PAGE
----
Night Flower Faces The Sun, Minneapolis, Minnesota, August 2008, photo © 2008 by QuoinMonkey. All rights reserved.
ONE: The 8th Stage of the Great Round, Functioning Ego, allows you to stand on your own two feet, reach out, and engage the Universe, much like a flower turns to face the sun. Medium: Crayola markers, Portfolio Brand Water-Soluble Oil Pastels, and Rainbow Magic pens that change & erase color.
5-Pointed Star, Minneapolis, Minnesota, August 2008, photo © 2008 by QuoinMonkey. All rights reserved.
TWO: In the rising star of Stage 8, others begin to take notice of skills, abilities, and dedication to your craft. The 5-poined star mandala has a firm foundation, arms outstretched, head held high. Medium: Reeves Water Colour Pencils.
Laws Of Nature, Minneapolis, Minnesota, August 2008, photo © 2008 by QuoinMonkey. All rights reserved.
THREE: During Stage 8, you take life by the hand and learn to manage the many circles spinning around you. Whether a complex project, people working together in the spirit of cooperation, or the waxing phases of the Moon, you are learning to work in harmony with Nature. Medium: Crayola markers, Portfolio Brand Water-Soluble Oil Pastels, and Reeves Water Colour Pencils.
Thunderbird, Minneapolis, Minnesota, August 2008, photo © 2008 by QuoinMonkey. All rights reserved.
FOUR: In this Native American mandala, the static cross sprouts wings and becomes a spinning Thunderbird form, ancient symbol of the Sun. Archaeological evidence of this shape on ornaments dates from the Neolithic period. Medium: Crayola markers, Portfolio Brand Water-Soluble Oil Pastels, and Reeves Water Colour Pencils.
August Mandalas — Stage 8 – Functioning Ego
Whether starting your own business, remodeling your home, or managing interpersonal issues as a community leader, Functioning Ego is about taking Action. A time of doing, not being, Stage 8 becomes activated when you take the initiative to bring an inspiration into reality, and really kicks in when you are engrossed in the challenging tasks required to reach your goals.
These mandalas are from the 8th month of a year-long mandala practice that began with the post Coloring Mandalas . Early this year, I made the decision to follow the twelve passages of Joan Kellogg’s The Great Round. According to Susanne F. Fincher, the healing benefits of The Great Round: Stage 8 – Functioning Ego are:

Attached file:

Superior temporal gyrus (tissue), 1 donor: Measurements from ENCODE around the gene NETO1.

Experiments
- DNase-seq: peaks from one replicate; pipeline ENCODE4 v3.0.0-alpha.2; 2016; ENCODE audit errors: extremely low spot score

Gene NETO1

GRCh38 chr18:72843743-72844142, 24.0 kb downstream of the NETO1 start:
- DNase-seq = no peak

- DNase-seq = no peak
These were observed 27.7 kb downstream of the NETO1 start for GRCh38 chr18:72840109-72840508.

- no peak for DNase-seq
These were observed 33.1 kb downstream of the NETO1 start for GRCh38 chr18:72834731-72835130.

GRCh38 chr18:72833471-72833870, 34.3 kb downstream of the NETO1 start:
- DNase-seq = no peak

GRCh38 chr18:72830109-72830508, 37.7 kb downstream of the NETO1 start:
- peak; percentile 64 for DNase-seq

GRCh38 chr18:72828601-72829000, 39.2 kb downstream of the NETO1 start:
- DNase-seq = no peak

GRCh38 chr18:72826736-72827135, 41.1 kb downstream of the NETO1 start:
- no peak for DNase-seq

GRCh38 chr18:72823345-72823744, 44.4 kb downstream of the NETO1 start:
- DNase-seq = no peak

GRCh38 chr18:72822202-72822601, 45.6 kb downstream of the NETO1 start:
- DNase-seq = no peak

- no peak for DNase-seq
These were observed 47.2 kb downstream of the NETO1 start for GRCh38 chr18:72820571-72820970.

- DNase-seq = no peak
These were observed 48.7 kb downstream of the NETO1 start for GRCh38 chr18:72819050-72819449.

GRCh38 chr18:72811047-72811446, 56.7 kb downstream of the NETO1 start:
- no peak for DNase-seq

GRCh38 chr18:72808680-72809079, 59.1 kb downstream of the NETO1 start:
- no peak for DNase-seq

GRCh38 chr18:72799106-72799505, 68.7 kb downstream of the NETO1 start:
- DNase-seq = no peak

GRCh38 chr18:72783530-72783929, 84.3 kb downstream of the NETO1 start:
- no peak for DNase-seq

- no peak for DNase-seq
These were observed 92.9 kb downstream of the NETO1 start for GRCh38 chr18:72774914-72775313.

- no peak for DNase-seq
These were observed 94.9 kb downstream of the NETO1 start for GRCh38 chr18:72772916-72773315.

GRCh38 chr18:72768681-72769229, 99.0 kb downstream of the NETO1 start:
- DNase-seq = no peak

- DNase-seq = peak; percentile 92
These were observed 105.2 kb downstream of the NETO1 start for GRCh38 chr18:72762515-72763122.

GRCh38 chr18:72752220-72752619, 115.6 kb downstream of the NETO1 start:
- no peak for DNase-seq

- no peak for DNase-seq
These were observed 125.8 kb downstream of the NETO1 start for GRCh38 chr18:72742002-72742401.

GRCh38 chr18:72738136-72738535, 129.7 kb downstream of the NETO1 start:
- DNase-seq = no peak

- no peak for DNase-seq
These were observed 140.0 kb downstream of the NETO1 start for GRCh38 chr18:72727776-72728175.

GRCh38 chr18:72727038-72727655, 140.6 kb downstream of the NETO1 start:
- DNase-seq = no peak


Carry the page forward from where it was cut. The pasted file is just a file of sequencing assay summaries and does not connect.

- ability to work comfortably in group settings, organizations, or alone, whichever is needed to accomplish your goals
inspiration becomes reality through great effort, and takes on a form that is seen and appreciated by others
you are actively engaged toward personal goals, living life on life’s terms, using the imagination to the fullest to create new and wondrous things
on the spiritual level, healing takes place through finding ways of sharing wisdom gently and respectfully with others, in ways they can understand
I’m currently working on the tail end of October’s mandalas, along with a painting in the studio. The textures and colors are kind of wild on the canvas, so I thought I’d continue to use the mandalas to talk about color. Some time ago, when I was researching information on Providence, I ran into Johann Wolfgang von Goethe’s Theory of Colours (original German title, Zur Farbenlehre).
Goethe, originator of the concept of World Literature (Weltliteratur), took great interest in the literatures of England, France, Italy, classical Greece, and Persia, and wrote what is considered a high point of world literature, the two-part drama Faust. Theory of Colours was published in 1810 and Wassily Kandinsky called it, “one of the most important works.”
The last major color breakthrough had been in 1660 with Sir Isaac Newton whose work in optics led to his creation of the color wheel. For Newton all the colors existed within white light. But Goethe’s Colour Wheel arose from the interaction of light and dark, and the psychological effects of color. Goethe didn’t see darkness as an absence of light, but polar opposite and interacting with light. Colour resulted from the interaction of light and shadow.
Yellow is a light which has been dampened by darkness; Blue is a darkness weakened by the light. Light is the simplest most undivided most homogenous being that we know. Confronting it is the darkness.
–Letter to Jacobi
Goethe wanted to uncover color’s secrets and investigated whether rules could be used to govern the artistic use of color. He created a Colour Wheel but later found his ideas were best expressed within an equilateral triangle. In Goethe’s original triangle, the three primaries red, yellow, and blue, are arranged at the vertices of the triangle. He chose the primaries based as much on their emotional content as on their physical characteristics.
To Goethe it was important to understand human reaction to color, and his research marks the beginning of modern color psychology. He believed that his triangle was a diagram of the human mind and linked each color with certain emotions. Blue evoked a quiet mood, while red was festive and imaginative. The emotional aspect of the arrangement of the triangle reflects Goethe’s belief that the emotional content of each color be taken into account by artists.
Goethe’s theories of color and emotional response, once considered radical, are commonplace in today’s world. Over the course of the year, I am learning about my own color preferences in relationship to the circle. Perhaps color observations about our work say as much about us emotionally, as they do our art.
-posted on red Ravine, Thursday, October 30th, 2008